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Monday, September 29, 2008
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Tracking the Bailout
The bailout is largely going forward.  Though the law has expanded from it's original three page proposal to 110 pages, the intent, cost and power grab remains largely unchanged.  John Washburn has some good analysis of the potential power of the original bill, and then shows how nothing has changed with the latest version.

So far however, it does not look like a bipartisan deal.  It's still hard to track right now because Leader Pelosi has decided to reuse an existing bill number for the Emergency Economic Stabilization Act of 2008.  You can track it right now on GovTrack.  The bill summary still shows the old bill which had to do with amendments to the Internal Revenue Code.  But you can see that the latest actions are regarding the new bill.  Whether she did this on purpose to make it harder to track is for you to decide.  I don't know how common that is to do.

The original noises I was hearing was that Pelosi wanted to see 100 - 110 Repbulican Aye votes to see this go forward.  So far, the procedural votes to bring it to the floor do not make this likely as they have fallen mostly down party lines 220 - 198 (with 15 not voting).  I put in a call to Jim Sensenbrenner's Office on Friday demanding he vote no in no uncertain terms.  I also sent him correspondence to that effect, along with suggestions for an alternative solution which includes:

  • Eliminating the Capital Gains tax for at least two years.  This would provide immediate relief to companies to cover losses or illiquid assets.  This would put the responsibility on companies to determine the proper cost of those assets and hold them responsible for it, as opposed to having the Treasury do it (under th current plan) and encourage corporate gamesmanship.
  • Cut Corporate Income Tax.  This would help insert to capital into the economy to get other sectors up and going.
  • Order the SEC to suspend "mark-to-market" rules.  This has forced many firms to under price their balance sheets based on what they could sell all their assets for today.  This is extrodinary unrealistic, and when things go south, it encourages prices to drop even faster.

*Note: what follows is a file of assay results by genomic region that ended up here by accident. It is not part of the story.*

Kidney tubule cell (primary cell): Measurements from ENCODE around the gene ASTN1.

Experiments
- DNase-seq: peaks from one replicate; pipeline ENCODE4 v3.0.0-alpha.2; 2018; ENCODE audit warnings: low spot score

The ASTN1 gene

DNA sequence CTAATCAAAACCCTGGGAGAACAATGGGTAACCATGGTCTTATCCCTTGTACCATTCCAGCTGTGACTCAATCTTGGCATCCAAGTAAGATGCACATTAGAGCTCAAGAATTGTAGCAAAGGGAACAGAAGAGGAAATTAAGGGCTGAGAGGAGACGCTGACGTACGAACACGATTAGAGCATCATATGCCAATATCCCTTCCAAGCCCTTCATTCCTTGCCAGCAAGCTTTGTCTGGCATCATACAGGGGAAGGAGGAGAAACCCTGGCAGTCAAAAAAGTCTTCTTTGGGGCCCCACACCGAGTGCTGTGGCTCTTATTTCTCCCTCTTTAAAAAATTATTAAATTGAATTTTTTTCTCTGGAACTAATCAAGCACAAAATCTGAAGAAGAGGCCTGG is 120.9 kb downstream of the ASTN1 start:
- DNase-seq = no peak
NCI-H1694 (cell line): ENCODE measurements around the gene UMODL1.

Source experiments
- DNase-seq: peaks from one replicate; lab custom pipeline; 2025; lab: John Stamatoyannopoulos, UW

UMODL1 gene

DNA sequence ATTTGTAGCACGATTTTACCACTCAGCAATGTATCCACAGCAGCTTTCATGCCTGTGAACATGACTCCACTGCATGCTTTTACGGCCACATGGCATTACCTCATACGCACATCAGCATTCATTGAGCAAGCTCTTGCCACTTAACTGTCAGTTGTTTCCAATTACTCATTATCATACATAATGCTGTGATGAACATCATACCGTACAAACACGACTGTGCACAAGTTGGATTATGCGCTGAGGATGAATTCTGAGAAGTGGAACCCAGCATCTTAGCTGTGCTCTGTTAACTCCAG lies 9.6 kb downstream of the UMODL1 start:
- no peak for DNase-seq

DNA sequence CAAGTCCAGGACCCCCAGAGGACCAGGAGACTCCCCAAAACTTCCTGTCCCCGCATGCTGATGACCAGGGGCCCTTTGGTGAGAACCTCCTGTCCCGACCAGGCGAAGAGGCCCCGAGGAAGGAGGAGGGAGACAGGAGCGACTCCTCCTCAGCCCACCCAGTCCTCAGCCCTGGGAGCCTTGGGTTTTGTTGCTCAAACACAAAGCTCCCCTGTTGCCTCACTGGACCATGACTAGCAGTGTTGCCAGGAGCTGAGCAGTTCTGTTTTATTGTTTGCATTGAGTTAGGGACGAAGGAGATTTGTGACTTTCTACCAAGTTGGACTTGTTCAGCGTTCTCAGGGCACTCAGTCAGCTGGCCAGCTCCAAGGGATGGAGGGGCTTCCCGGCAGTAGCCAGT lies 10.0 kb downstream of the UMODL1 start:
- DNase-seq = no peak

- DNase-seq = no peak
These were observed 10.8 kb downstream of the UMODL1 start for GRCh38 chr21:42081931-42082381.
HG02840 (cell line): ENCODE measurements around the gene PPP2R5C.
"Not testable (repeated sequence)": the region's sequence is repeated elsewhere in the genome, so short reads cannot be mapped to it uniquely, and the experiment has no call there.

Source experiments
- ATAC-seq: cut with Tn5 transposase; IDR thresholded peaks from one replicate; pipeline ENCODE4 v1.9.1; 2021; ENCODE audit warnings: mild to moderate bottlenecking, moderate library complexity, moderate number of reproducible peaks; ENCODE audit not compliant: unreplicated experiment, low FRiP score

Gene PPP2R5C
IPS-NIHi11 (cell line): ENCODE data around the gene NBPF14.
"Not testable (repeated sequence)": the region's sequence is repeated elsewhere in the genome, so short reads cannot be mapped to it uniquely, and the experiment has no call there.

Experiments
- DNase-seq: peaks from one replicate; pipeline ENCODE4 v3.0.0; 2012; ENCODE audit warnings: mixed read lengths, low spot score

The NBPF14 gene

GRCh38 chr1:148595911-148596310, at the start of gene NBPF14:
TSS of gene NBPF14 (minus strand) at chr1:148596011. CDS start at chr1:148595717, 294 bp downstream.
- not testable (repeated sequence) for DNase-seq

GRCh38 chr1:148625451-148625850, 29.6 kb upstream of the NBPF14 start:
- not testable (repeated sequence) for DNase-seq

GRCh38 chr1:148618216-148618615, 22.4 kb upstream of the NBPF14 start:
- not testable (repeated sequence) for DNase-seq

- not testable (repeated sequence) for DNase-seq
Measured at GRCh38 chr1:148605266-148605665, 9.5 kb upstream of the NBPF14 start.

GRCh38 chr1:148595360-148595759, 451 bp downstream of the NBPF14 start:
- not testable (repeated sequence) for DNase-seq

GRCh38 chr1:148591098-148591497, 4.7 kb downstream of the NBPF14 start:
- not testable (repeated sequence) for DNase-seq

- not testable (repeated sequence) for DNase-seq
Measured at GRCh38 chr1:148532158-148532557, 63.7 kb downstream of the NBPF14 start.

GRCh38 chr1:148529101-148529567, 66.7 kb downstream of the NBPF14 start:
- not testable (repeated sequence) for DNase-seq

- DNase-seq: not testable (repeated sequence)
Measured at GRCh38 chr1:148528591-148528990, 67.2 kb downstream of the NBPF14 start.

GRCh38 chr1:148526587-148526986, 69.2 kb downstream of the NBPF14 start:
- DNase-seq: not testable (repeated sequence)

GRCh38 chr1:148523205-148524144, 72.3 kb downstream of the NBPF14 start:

• Get rid of SOX.  Its provided a lot of cost, for no benefit.

I have asked for a reply from him, but as of yet have heard nothing.  His two votes today were Nay, and he has promised to continue to vote No on his website.  Call your Congressman, and call your Senators.  Make sure they understand that you don't want this bailout.  Make them understand that your vote in November will reflect their vote today.  If it's true that nobody on Main Street wants this bill, then a Democratic government should reflect that reality.  If those who say they know better really feel it's that important, than their first duty is to convince the American people of that before hand, not after the fact.  So far their tact has to demand our trust (which they never had to begin with) with the promise of further information later.

You can find out who represents you here.

Update:  It failed to pass in the House!  No word yet on the roll call... but here is a weird set of quotations from Paul Ryan:

With their dire warnings of impending economic doom and their sweeping request for unprecedented sums of money and authority to bail out cash-starved financial firms, Bush and his economic chiefs have focused the attention of the world and the markets on Congress, said Republican Rep. Paul Ryan of Wisconsin. Without the bill, Ryan added, "the worst is yet to come."

"We're in this moment, and if we fail to do the right thing, Heaven help us." he said.

As Democratic and Republican leaders hunted for votes, leaning on lawmakers to take a political hit for the good of the country, Ryan said, "We're all worried about losing our jobs. ... Most of us say, 'I want this thing to pass, but I want you to vote for it - not me.' "

Either this is a misquote, or Ryan no longer get's that bottle of single malt.  He wants it to pass but just doesn't want to be held accountable for voting for it?  Am I misreading that, was he misquoted, or is he just speaking very poorly off the cuff?

Update II:  WTF?!  Sensenbrenner voted against it, and Ryan voted for the bailout!  Roll call here.  Bottle of single malt goes to Jim... boy that's going to be a tough bottle to deliver.

# Posted at 10:28 AM by Nick  |  Comment Feed Link 3 Comments  |  No Trackbacks

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Monday, September 29, 2008 1:39:27 PM (Central Daylight Time, UTC-05:00)
Don't forget to eliminate the income taxes on all forms of savings interest.
Monday, September 29, 2008 5:18:02 PM (Central Daylight Time, UTC-05:00)
Eliminating the Capital Gains tax for at least two years. This would provide immediate relief to companies to cover losses or illiquid assets.
How does this make sense? People don't pay capital gains on assets they sell at a loss.
Tuesday, September 30, 2008 10:23:12 AM (Central Daylight Time, UTC-05:00)
This isn't necessarily about covering the companies that did lose out. But it does allow companies that didn't make bad investments to retain more money to grow larger, and cover those companies that did through merger or aquisition. Otherwise what you're doing through the current plan is to take money away from companies that invested well (through capital gains) and transfering it to companies that did not (through the bailout).

Sorry, I was unclear about which companies would do the covering in my original post.
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